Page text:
Fashion staple stars at Roseville library event

The always stylish fashion industry staple the little black dress will be the star of a historic fashion show at Roseville Public Library on Saturday, Nov. 3.

“The little black dress has had such an impact. No other piece of attire women have worn has had such an impact,” Fashion and the Automobile Fashion curator Lynn Anderson said.

The Little Black Dress will be presented by Fashion and the Automobile: An Exhibit in 10 Eras at 1 p.m. Women are invited to wear their own little black dresses to the fashion show exclusively featuring this item.

“It is one of the newer shows, it highlights Coco Chanel’s creation from 1926,” Anderson said. “It still rules the fashion runways today. The little black dress is as popular as ever.”

The show will feature 12 or 14 little black dresses worn by live models and mannequins. The presentation will pre-date 1926 to illustrate how black dresses were viewed in the Victorian era.

“It was worn as a sign of mourning,” Anderson said. “You’d wear it for a year or two or three years, depending on the stage of mourning.”

By 1926, however, Henry Ford’s black Model T was already popular for the masses. Chanel applied the basic black concept to women’s dresses, creating a look for women that worked for day, evening, formal and informal occasions, Anderson said. With cartoon Betty Boop wearing a little black dress in the 1930s and the onset of the Great Depression, more and more women sought out the Chanel creation, according to Anderson.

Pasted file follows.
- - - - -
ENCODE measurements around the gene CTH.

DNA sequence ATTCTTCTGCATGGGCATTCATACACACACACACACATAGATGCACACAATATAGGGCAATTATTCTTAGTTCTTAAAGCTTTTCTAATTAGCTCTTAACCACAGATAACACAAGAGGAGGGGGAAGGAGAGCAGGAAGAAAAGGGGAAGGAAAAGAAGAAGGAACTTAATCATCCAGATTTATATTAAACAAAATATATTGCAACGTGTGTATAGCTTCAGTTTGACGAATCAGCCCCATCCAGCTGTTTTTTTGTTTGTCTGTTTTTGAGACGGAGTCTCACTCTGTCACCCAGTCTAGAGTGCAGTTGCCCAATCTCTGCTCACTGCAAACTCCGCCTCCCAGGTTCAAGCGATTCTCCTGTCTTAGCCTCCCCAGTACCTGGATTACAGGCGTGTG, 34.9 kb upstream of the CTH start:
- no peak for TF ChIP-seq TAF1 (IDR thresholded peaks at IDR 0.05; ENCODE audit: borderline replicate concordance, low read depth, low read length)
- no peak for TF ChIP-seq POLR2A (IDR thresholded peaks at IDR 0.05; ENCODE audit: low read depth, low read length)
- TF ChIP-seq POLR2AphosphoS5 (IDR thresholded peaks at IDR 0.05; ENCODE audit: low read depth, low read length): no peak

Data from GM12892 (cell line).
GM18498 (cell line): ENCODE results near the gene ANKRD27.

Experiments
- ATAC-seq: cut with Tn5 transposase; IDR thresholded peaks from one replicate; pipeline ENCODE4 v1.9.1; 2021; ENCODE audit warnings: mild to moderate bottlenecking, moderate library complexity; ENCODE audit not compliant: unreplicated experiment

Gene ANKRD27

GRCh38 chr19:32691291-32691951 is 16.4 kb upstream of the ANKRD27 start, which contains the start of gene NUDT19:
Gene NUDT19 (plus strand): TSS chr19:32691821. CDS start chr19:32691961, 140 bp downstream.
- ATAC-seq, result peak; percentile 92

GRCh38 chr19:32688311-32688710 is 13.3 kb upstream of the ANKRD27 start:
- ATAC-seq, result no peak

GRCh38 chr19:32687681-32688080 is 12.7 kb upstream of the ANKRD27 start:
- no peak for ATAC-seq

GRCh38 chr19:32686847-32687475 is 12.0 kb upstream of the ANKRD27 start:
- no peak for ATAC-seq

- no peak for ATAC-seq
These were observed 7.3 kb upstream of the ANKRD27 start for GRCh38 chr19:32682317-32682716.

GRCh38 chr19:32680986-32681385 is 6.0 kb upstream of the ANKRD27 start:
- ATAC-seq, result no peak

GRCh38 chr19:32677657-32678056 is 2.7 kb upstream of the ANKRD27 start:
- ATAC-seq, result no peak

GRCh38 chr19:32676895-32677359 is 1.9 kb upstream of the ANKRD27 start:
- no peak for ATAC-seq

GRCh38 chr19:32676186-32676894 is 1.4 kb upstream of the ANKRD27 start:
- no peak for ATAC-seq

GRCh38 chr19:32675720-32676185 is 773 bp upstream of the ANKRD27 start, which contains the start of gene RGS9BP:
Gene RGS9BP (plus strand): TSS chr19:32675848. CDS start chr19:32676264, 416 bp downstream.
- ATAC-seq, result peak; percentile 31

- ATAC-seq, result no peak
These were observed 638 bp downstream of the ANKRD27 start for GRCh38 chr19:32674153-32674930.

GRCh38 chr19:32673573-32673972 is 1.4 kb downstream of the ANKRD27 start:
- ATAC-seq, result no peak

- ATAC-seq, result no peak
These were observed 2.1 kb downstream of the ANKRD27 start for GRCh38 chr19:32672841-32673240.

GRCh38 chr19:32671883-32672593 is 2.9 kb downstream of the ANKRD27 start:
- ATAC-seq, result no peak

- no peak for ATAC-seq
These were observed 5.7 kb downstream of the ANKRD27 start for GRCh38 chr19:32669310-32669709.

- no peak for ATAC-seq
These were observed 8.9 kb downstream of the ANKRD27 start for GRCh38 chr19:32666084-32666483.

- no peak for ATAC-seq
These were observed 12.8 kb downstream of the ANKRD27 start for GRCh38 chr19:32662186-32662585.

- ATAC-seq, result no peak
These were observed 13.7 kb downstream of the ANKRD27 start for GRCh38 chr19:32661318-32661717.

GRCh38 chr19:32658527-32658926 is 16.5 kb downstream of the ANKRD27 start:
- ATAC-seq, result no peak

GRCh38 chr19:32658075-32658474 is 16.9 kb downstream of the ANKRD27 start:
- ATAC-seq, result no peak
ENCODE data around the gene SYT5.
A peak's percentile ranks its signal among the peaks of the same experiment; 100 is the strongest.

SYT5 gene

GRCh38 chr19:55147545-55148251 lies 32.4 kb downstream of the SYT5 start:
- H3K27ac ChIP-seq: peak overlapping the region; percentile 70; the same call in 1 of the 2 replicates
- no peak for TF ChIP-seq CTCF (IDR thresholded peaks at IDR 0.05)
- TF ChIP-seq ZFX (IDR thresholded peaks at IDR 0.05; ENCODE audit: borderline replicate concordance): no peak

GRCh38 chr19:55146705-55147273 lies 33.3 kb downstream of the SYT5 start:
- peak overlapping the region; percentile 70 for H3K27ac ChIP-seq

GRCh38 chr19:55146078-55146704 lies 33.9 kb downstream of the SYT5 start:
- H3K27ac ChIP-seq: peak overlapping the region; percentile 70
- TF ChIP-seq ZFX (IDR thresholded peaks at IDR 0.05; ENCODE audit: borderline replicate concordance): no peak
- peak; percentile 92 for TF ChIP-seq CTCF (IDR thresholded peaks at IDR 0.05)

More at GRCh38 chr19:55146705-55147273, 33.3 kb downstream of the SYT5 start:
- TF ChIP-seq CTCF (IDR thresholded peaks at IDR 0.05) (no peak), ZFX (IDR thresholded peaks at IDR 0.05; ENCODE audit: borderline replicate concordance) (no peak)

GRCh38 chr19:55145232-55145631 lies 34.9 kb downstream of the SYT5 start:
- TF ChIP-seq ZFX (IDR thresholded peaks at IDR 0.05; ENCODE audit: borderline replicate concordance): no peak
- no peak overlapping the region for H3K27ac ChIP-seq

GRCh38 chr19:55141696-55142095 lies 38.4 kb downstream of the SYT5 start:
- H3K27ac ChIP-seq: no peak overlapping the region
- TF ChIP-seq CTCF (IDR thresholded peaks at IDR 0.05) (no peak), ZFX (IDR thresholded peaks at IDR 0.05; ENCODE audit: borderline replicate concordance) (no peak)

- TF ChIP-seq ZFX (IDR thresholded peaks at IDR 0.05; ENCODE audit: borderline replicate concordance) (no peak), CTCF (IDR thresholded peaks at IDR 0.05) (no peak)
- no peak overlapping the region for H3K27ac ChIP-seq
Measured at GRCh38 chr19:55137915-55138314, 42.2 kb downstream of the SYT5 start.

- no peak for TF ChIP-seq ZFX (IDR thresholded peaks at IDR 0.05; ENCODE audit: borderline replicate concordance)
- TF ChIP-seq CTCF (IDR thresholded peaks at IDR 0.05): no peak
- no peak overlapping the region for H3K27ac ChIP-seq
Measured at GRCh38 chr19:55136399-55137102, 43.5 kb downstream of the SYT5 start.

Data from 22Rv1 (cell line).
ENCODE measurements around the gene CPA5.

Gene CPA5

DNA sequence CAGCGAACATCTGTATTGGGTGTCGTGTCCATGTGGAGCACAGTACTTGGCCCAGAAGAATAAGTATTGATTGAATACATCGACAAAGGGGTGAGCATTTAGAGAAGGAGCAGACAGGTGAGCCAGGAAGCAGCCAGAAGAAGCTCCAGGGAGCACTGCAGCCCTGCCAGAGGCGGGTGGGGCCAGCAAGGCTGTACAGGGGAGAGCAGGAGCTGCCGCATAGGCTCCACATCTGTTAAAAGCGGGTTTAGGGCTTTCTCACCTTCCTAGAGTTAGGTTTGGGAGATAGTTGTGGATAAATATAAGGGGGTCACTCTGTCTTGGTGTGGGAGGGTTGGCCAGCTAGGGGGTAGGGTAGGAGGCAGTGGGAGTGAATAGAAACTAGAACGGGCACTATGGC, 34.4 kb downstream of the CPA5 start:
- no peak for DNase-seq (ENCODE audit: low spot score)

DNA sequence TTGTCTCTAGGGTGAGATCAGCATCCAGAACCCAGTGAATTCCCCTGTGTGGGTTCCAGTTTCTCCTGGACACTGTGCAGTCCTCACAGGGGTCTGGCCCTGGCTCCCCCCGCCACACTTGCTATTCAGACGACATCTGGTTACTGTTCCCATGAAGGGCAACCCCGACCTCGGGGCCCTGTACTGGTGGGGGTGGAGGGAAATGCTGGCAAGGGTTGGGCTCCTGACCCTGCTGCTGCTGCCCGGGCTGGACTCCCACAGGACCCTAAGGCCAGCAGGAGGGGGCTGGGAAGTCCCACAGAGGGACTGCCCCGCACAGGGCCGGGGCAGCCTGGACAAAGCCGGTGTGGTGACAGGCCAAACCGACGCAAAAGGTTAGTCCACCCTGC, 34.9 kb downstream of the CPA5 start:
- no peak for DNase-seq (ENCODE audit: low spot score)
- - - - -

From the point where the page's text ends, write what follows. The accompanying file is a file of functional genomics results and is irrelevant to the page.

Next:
“Women decided it was not for mourning anymore and wore it to feel dressy, to work, and to feel put together.” Anderson said.

The only decade which did not have representation of the little black dress is the 1970s, as during this time period little black dresses gave way to bright colors.

“All of a sudden it was back in the 1980s, thanks to Princess Diana,” Anderson said.

Even England’s new princesses, Meghan Markle and Kate Middleton, have adopted little black dresses, according to Anderson.

“In the 1960s, who made it big was ‘Breakfast at Tiffany’s’ Audrey Hepburn,” Anderson said. “Everyone wanted to be Audrey Hepburn.”

Fashion and the Automobile: An Exhibit in 10 Eras debuted in October 2010 at the Anton Art Center in Mount Clemens. Presented by curators Victoria Mobley, Anderson and Elaine Vermeersch, Fashion and the Automobile highlights changes in popular culture developed by the evolution of the car. The group also hosts a variety of history and fashion oriented programs. The Little Black Dress presentation was begun about three years ago, and the group has hosted the presentation only twice this year prior to the Roseville show.

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